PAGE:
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overload method in boxing/unboxing

reubin haz
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Joined: May 12, 2005
Posts: 287
Resolution of overloaded methods selects the most specific method for execution.
here is an example of it:




It explains that the method 'flipFlop(String, int, Integer)' is ambiguous

But I thought the second method flipFlop(String str, int i, int j) is more specific than the first one, since the second one need only convert one parameter type, while the first one requires two parameters to be converted. Why the compiler is still complaining?

Can someone explain this? Thanks.


SCJA, SCJP5.0, SCBCD, SCWCD
Dave Wingate
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Joined: Mar 26, 2002
Posts: 262
Could this be a case where the compiler error message is less than helpful? I didn't think that java would do conversion from int to Integer (or vice versa). If that is true, then the method call could not really be applied to either of the methods you've defined.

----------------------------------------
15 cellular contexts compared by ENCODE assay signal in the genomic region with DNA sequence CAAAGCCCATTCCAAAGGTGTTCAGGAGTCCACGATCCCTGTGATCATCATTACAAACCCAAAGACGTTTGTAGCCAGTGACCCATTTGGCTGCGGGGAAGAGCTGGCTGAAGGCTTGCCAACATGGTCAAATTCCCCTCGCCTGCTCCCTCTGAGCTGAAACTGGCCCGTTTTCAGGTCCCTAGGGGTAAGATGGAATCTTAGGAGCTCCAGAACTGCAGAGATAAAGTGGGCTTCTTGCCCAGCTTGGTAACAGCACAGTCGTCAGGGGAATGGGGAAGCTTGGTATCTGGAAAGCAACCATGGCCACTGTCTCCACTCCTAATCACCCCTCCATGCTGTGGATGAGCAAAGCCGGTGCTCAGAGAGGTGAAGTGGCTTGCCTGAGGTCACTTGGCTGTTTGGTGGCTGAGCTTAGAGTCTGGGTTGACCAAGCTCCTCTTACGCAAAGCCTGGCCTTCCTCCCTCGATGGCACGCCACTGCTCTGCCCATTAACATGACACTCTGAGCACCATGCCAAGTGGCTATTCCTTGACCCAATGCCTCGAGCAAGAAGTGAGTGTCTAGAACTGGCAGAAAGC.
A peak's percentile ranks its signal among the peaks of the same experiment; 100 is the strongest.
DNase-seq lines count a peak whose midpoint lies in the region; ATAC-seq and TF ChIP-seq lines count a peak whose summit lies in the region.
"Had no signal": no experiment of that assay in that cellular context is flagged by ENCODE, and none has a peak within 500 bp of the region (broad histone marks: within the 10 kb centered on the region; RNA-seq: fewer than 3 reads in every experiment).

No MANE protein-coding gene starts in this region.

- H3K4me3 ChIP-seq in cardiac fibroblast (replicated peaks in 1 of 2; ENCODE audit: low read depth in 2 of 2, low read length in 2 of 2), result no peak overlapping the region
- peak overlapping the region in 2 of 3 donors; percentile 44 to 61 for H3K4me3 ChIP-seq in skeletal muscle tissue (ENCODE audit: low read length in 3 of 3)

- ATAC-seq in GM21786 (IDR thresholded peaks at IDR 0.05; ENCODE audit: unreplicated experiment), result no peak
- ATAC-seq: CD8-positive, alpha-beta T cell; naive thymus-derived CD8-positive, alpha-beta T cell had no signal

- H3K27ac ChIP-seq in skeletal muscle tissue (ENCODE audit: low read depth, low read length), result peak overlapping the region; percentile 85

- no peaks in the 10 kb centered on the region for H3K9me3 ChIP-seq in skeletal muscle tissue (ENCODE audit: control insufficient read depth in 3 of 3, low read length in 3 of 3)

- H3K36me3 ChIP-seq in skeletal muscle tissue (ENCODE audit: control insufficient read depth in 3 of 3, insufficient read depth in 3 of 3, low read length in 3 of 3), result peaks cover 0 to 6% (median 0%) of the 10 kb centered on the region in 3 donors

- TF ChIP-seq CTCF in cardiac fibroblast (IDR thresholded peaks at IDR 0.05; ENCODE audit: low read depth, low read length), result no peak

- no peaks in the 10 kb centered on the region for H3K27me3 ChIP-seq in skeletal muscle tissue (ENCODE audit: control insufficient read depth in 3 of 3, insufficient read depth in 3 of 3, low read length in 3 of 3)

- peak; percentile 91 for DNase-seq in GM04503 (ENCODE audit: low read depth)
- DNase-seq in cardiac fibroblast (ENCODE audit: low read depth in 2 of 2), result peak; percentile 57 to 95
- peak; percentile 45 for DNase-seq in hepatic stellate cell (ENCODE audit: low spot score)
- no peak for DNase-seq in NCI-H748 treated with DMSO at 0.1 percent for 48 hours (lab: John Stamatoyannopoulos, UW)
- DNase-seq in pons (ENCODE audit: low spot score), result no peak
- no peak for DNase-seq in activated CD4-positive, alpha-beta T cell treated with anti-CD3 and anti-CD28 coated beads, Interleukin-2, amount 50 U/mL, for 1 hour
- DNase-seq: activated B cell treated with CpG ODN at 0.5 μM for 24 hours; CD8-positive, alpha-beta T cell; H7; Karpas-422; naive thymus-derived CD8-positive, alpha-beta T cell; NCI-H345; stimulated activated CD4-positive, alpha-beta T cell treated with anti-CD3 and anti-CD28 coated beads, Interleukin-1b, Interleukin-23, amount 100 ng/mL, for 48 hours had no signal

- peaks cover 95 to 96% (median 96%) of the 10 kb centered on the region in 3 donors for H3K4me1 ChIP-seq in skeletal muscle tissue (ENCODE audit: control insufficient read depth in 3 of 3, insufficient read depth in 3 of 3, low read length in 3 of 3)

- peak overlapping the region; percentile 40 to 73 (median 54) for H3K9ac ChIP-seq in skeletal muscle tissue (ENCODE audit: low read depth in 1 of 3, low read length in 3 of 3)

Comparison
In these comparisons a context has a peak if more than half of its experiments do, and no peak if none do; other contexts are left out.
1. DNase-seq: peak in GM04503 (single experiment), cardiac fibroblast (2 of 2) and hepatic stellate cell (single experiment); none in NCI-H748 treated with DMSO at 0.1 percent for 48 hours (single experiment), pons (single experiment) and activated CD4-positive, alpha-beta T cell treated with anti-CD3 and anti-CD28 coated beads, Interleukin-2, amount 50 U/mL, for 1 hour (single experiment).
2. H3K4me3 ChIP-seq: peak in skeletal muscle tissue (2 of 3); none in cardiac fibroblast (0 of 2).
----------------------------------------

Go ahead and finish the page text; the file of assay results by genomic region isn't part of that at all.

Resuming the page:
Fun programming etcetera!
Joyce Lee
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Joined: Jul 11, 2003
Posts: 1392
Hi reubin,

Hmmm...I think maybe because when it comes to autoboxing/unboxing, neither flipFlop is more specific than the other.

Quote from Section 15.12.2.5 of JLS3:
-----------------------------------------------------
A method m1 is strictly more specific than another method m2 if and only if m1 is more specific than m2 and m2 is not more specific than m1.

A method is said to be maximally specific for a method invocation if it is accessible and applicable and there is no other method that is applicable and accessible that is strictly more specific.
-----------------------------------------------------

With autoboxing/unboxing, both flipFlop methods can accept any of the following argument combinations, thus none is more specific than the other.


Let's examine other examples that do not require autoboxing/unboxing.



There is no ambiguity for the compiler. Both processChar methods can handle this arguments combination: char, char, char. However, processChar(char, int, int) can accept more argument combination like the one as follows. Thus, that makes processChar(char, char, int) more specific. Make sense?